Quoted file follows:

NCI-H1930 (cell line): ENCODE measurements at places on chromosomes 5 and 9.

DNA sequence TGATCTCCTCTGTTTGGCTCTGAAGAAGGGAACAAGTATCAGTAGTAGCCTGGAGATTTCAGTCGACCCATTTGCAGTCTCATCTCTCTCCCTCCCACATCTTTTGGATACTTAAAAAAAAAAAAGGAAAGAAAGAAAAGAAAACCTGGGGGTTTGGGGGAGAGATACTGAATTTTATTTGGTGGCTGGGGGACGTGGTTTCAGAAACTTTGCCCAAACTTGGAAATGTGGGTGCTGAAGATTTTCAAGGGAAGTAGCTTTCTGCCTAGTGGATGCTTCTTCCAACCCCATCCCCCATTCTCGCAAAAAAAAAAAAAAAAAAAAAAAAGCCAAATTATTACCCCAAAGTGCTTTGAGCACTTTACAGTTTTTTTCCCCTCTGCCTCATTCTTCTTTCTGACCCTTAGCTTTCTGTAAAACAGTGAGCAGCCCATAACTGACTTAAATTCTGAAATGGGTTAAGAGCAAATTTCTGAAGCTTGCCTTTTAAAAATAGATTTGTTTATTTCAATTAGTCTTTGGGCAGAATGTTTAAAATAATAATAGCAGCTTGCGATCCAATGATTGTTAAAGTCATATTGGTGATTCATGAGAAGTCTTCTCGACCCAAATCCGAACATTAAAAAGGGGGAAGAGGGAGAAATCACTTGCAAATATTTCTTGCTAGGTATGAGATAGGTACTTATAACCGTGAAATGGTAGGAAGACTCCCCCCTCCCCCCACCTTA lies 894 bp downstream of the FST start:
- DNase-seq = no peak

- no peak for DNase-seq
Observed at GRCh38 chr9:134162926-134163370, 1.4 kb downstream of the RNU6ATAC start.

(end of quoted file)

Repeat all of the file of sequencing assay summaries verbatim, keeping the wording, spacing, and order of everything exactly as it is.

NCI-H1930 (cell line): ENCODE measurements at places on chromosomes 5 and 9.

DNA sequence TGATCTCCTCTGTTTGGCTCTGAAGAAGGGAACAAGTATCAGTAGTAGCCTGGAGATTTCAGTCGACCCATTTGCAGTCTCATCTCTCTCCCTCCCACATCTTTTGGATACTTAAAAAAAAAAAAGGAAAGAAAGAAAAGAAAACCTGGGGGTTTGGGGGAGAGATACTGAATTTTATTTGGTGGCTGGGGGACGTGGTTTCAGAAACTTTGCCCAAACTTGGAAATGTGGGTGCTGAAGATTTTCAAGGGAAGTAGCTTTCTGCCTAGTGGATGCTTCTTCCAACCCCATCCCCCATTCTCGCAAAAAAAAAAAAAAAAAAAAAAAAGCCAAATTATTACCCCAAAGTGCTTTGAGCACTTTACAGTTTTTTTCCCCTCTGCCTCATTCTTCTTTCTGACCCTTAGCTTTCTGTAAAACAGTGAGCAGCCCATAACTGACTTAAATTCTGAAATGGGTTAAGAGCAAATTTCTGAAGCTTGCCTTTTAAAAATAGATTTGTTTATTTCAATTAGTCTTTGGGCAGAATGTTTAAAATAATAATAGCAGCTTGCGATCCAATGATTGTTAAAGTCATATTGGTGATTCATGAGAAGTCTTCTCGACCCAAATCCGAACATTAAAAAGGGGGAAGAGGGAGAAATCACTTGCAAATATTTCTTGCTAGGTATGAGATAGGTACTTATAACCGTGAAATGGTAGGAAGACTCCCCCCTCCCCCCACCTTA lies 894 bp downstream of the FST start:
- DNase-seq = no peak

- no peak for DNase-seq
Observed at GRCh38 chr9:134162926-134163370, 1.4 kb downstream of the RNU6ATAC start.